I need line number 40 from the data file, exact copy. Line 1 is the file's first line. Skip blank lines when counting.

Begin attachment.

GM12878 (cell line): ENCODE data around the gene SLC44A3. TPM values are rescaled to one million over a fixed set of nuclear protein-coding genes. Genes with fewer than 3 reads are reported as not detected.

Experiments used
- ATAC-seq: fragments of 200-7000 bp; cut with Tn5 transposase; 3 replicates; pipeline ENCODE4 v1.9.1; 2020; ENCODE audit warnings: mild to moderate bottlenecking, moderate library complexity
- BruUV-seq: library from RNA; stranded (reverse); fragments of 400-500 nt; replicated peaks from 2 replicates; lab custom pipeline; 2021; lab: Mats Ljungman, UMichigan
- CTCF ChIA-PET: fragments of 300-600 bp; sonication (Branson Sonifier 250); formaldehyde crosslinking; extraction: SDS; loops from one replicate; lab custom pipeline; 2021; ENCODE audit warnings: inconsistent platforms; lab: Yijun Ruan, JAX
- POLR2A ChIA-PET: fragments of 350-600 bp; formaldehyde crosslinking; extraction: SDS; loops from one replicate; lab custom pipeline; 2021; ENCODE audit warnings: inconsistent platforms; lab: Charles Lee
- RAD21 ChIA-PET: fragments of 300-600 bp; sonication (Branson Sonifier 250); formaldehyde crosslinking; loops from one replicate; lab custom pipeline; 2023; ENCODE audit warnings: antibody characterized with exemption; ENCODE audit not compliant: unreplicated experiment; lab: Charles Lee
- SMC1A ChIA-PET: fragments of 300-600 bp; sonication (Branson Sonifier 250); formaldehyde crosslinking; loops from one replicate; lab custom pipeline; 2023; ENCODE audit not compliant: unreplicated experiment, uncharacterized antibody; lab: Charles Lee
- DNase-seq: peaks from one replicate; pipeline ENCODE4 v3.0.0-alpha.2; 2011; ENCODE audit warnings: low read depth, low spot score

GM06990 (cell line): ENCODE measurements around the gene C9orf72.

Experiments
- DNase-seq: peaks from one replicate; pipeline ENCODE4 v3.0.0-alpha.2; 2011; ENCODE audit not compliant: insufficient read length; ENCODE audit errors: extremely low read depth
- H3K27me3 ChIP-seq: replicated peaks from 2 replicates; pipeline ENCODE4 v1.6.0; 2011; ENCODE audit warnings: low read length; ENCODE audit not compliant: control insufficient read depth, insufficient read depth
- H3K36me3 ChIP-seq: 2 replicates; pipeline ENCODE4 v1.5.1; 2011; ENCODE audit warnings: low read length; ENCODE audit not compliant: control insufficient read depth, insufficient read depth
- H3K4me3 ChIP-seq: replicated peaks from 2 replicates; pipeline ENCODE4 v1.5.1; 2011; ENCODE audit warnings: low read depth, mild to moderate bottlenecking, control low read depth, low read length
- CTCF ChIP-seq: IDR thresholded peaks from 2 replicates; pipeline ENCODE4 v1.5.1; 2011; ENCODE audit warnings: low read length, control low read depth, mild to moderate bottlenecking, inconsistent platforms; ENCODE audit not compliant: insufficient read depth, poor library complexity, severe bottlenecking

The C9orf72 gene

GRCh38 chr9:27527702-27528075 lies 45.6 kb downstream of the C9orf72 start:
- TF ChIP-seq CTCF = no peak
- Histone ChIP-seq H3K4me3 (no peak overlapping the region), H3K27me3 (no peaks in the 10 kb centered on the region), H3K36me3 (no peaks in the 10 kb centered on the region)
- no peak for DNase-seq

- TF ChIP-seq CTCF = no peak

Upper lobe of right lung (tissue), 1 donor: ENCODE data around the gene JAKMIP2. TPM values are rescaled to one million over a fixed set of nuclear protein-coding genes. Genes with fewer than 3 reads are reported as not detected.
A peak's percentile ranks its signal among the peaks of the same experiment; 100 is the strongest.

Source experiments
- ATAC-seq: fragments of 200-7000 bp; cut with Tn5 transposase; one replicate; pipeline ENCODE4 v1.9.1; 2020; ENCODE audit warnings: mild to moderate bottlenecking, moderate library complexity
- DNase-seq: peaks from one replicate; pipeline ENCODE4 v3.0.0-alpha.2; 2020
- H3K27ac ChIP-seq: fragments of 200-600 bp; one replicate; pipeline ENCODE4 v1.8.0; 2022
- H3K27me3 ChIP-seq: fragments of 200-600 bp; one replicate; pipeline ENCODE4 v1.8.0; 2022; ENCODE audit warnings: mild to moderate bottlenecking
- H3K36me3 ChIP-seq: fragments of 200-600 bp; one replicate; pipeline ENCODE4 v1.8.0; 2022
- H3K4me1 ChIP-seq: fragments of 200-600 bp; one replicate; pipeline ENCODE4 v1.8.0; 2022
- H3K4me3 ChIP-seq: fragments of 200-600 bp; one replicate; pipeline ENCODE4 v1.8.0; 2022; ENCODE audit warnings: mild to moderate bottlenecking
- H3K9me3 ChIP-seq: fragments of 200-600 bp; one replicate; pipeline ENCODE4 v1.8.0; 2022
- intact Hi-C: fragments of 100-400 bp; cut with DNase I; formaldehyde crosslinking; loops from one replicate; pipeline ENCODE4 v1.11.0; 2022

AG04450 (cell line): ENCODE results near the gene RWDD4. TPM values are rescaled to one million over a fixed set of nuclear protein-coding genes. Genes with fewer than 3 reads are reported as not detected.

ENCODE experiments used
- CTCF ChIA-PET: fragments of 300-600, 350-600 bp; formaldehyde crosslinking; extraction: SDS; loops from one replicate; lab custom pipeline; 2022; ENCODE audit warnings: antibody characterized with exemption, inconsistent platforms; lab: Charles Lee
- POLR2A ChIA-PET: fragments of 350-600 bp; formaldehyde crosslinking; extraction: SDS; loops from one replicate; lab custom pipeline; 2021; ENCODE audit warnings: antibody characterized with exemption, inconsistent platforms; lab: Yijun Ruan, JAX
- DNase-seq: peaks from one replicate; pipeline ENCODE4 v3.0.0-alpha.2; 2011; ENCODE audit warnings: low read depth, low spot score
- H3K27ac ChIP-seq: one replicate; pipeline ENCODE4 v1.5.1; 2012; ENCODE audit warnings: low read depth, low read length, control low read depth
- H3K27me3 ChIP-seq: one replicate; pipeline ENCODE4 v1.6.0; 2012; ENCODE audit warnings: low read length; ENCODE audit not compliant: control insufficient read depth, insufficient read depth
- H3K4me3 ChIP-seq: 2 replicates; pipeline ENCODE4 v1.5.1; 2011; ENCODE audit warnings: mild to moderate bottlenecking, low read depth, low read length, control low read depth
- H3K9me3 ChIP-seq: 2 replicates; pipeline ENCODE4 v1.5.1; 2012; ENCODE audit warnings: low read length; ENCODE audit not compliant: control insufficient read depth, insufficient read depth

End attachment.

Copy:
- H3K27ac ChIP-seq: one replicate; pipeline ENCODE4 v1.5.1; 2012; ENCODE audit warnings: low read depth, low read length, control low read depth